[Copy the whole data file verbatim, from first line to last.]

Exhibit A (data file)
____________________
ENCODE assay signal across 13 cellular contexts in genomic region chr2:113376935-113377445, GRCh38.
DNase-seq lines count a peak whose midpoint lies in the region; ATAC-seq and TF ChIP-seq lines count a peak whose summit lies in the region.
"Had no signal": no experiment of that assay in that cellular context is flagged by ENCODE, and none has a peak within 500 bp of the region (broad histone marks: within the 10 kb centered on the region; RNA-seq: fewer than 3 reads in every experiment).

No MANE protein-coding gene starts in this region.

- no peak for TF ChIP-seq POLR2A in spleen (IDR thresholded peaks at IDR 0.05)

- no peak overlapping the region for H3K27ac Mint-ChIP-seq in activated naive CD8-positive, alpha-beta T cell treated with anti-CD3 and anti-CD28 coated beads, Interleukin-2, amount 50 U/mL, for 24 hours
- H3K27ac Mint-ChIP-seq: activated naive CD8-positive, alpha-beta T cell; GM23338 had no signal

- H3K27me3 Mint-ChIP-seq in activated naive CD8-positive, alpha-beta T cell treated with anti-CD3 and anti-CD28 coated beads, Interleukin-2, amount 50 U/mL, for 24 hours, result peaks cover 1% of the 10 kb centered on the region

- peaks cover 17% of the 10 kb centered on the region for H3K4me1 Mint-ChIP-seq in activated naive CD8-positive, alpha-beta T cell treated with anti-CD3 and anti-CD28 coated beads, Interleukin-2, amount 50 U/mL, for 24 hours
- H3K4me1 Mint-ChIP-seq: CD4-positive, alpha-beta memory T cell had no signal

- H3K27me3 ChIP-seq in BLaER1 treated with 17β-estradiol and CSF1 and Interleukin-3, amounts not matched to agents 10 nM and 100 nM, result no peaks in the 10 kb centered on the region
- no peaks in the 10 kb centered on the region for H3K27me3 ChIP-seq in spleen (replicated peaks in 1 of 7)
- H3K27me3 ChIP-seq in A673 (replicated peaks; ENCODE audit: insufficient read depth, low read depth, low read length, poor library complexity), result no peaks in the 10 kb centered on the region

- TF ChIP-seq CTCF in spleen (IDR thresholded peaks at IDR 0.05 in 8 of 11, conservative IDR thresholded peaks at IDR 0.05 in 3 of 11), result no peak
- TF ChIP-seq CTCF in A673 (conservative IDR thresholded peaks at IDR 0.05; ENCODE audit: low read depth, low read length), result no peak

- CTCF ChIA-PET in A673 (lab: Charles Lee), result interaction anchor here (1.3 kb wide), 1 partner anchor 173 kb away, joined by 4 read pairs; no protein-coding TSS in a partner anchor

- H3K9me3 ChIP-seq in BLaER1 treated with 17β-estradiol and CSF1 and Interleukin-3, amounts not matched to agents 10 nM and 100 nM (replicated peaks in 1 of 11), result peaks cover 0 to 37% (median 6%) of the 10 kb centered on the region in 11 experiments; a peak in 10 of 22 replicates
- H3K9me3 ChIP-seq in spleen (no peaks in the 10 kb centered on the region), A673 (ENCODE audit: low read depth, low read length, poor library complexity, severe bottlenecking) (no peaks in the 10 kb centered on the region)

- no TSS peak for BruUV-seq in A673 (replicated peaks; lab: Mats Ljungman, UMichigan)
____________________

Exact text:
ENCODE assay signal across 13 cellular contexts in genomic region chr2:113376935-113377445, GRCh38.
DNase-seq lines count a peak whose midpoint lies in the region; ATAC-seq and TF ChIP-seq lines count a peak whose summit lies in the region.
"Had no signal": no experiment of that assay in that cellular context is flagged by ENCODE, and none has a peak within 500 bp of the region (broad histone marks: within the 10 kb centered on the region; RNA-seq: fewer than 3 reads in every experiment).

No MANE protein-coding gene starts in this region.

- no peak for TF ChIP-seq POLR2A in spleen (IDR thresholded peaks at IDR 0.05)

- no peak overlapping the region for H3K27ac Mint-ChIP-seq in activated naive CD8-positive, alpha-beta T cell treated with anti-CD3 and anti-CD28 coated beads, Interleukin-2, amount 50 U/mL, for 24 hours
- H3K27ac Mint-ChIP-seq: activated naive CD8-positive, alpha-beta T cell; GM23338 had no signal

- H3K27me3 Mint-ChIP-seq in activated naive CD8-positive, alpha-beta T cell treated with anti-CD3 and anti-CD28 coated beads, Interleukin-2, amount 50 U/mL, for 24 hours, result peaks cover 1% of the 10 kb centered on the region

- peaks cover 17% of the 10 kb centered on the region for H3K4me1 Mint-ChIP-seq in activated naive CD8-positive, alpha-beta T cell treated with anti-CD3 and anti-CD28 coated beads, Interleukin-2, amount 50 U/mL, for 24 hours
- H3K4me1 Mint-ChIP-seq: CD4-positive, alpha-beta memory T cell had no signal

- H3K27me3 ChIP-seq in BLaER1 treated with 17β-estradiol and CSF1 and Interleukin-3, amounts not matched to agents 10 nM and 100 nM, result no peaks in the 10 kb centered on the region
- no peaks in the 10 kb centered on the region for H3K27me3 ChIP-seq in spleen (replicated peaks in 1 of 7)
- H3K27me3 ChIP-seq in A673 (replicated peaks; ENCODE audit: insufficient read depth, low read depth, low read length, poor library complexity), result no peaks in the 10 kb centered on the region

- TF ChIP-seq CTCF in spleen (IDR thresholded peaks at IDR 0.05 in 8 of 11, conservative IDR thresholded peaks at IDR 0.05 in 3 of 11), result no peak
- TF ChIP-seq CTCF in A673 (conservative IDR thresholded peaks at IDR 0.05; ENCODE audit: low read depth, low read length), result no peak

- CTCF ChIA-PET in A673 (lab: Charles Lee), result interaction anchor here (1.3 kb wide), 1 partner anchor 173 kb away, joined by 4 read pairs; no protein-coding TSS in a partner anchor

- H3K9me3 ChIP-seq in BLaER1 treated with 17β-estradiol and CSF1 and Interleukin-3, amounts not matched to agents 10 nM and 100 nM (replicated peaks in 1 of 11), result peaks cover 0 to 37% (median 6%) of the 10 kb centered on the region in 11 experiments; a peak in 10 of 22 replicates
- H3K9me3 ChIP-seq in spleen (no peaks in the 10 kb centered on the region), A673 (ENCODE audit: low read depth, low read length, poor library complexity, severe bottlenecking) (no peaks in the 10 kb centered on the region)

- no TSS peak for BruUV-seq in A673 (replicated peaks; lab: Mats Ljungman, UMichigan)